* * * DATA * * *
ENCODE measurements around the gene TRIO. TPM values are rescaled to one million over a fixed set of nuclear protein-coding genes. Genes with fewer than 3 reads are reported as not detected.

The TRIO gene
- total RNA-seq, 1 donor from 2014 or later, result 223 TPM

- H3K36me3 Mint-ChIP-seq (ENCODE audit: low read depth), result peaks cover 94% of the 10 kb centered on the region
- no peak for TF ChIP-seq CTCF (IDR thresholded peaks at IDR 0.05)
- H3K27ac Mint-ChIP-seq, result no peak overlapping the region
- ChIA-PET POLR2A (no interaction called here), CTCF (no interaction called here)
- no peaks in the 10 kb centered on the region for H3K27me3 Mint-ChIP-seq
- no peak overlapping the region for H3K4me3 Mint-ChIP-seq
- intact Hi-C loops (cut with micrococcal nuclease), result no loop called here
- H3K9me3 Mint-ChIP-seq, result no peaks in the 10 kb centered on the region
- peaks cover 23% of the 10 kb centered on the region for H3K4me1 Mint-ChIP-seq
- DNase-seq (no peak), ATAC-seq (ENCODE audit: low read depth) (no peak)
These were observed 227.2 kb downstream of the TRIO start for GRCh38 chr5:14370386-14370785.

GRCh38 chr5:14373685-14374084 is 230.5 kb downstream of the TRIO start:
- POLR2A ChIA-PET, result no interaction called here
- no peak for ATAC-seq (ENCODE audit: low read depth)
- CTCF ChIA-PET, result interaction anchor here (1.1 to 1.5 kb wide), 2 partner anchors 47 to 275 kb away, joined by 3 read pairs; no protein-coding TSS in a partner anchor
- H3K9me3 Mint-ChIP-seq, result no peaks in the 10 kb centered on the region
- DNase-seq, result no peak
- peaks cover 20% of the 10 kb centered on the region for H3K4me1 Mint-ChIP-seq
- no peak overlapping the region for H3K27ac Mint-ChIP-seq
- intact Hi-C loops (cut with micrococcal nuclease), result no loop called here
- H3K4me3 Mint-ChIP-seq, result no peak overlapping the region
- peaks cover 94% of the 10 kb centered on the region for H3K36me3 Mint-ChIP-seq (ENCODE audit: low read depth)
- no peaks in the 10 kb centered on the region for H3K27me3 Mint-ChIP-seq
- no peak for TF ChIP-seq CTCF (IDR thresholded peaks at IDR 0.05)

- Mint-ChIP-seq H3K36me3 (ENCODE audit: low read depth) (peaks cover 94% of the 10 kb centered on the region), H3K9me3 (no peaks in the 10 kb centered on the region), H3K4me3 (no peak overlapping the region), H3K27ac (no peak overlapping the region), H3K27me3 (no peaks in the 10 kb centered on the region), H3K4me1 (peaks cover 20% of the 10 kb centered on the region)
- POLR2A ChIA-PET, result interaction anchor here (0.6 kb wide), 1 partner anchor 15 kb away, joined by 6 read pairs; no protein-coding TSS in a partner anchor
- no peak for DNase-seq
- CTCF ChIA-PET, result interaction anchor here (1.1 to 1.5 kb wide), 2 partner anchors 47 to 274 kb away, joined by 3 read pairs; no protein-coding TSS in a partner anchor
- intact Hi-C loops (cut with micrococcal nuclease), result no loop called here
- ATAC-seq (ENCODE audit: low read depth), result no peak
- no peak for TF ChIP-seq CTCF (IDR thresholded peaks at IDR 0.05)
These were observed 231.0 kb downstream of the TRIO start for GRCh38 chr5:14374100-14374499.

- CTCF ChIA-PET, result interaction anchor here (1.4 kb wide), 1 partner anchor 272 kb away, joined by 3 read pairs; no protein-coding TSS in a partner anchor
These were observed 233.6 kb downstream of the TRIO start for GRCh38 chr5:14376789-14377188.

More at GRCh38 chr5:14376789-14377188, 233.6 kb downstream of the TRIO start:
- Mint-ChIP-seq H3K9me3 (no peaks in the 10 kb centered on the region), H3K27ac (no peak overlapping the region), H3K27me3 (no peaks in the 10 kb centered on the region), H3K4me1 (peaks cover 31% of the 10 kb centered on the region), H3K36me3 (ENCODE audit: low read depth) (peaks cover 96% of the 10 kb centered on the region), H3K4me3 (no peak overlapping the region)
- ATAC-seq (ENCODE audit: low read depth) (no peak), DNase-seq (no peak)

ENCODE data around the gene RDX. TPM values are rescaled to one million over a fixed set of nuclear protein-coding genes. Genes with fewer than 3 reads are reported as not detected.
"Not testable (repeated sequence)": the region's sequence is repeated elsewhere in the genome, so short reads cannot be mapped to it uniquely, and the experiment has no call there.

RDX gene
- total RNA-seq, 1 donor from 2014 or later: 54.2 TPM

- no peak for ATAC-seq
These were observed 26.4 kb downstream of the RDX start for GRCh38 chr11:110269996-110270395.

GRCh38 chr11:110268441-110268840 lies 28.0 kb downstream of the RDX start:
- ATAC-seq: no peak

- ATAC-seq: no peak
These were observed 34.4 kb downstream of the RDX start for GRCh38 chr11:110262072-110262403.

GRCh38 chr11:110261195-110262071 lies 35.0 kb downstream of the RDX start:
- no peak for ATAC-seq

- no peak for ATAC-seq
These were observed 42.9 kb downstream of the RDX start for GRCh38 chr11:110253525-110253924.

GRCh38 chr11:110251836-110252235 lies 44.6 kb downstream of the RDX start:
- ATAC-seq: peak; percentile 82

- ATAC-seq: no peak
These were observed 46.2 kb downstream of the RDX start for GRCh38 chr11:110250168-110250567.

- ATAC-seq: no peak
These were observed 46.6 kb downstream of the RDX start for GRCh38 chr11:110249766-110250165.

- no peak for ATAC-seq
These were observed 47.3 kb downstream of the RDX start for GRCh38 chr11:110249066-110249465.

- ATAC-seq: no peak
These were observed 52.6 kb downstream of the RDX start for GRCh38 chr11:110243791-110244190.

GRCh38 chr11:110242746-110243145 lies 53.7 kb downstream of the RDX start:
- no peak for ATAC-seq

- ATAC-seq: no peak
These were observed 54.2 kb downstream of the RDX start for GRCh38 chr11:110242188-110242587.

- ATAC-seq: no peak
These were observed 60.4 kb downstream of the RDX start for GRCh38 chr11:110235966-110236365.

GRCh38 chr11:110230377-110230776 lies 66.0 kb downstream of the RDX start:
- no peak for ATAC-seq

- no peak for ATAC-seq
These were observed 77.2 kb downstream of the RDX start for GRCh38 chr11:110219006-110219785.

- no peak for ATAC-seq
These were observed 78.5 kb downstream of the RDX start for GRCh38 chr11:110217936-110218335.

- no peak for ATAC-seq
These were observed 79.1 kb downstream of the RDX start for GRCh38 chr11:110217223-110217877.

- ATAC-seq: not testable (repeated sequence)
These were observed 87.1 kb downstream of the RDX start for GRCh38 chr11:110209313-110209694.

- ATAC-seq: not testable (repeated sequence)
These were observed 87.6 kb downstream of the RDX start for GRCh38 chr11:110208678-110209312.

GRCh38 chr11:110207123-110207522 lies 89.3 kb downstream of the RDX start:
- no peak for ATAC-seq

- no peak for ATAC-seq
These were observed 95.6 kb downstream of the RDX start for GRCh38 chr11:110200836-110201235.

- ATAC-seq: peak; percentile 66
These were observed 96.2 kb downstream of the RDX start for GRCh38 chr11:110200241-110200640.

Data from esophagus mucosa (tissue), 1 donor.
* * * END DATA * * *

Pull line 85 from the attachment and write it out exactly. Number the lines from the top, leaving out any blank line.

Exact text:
- no peak for ATAC-seq